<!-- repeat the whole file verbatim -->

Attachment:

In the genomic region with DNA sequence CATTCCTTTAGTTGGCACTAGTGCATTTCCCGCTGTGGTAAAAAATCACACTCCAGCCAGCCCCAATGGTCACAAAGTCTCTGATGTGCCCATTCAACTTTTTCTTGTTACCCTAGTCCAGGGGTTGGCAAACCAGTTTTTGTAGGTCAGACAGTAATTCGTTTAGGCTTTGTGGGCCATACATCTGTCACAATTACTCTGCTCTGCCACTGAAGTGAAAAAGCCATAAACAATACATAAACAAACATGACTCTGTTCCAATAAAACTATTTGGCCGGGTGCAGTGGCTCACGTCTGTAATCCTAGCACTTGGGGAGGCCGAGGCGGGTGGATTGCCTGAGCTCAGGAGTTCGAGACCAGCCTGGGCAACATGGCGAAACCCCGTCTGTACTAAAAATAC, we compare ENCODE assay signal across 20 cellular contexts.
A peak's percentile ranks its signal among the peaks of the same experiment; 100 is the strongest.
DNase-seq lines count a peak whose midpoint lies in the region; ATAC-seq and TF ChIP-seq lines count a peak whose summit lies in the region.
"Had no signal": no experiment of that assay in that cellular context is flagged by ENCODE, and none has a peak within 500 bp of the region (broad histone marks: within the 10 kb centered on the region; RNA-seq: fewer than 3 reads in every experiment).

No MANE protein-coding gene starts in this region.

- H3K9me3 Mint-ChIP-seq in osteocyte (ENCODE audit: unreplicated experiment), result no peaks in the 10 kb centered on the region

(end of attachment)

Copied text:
In the genomic region with DNA sequence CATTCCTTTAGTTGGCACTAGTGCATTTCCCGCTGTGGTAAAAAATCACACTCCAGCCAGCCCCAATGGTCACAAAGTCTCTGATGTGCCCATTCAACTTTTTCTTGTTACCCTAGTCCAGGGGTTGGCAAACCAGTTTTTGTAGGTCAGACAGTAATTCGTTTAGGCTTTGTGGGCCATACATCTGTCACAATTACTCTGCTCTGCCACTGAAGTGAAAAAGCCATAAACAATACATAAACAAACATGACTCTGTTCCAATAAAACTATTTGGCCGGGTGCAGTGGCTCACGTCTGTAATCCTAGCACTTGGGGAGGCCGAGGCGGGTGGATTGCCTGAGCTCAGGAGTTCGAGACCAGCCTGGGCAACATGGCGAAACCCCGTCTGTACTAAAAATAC, we compare ENCODE assay signal across 20 cellular contexts.
A peak's percentile ranks its signal among the peaks of the same experiment; 100 is the strongest.
DNase-seq lines count a peak whose midpoint lies in the region; ATAC-seq and TF ChIP-seq lines count a peak whose summit lies in the region.
"Had no signal": no experiment of that assay in that cellular context is flagged by ENCODE, and none has a peak within 500 bp of the region (broad histone marks: within the 10 kb centered on the region; RNA-seq: fewer than 3 reads in every experiment).

No MANE protein-coding gene starts in this region.

- H3K9me3 Mint-ChIP-seq in osteocyte (ENCODE audit: unreplicated experiment), result no peaks in the 10 kb centered on the region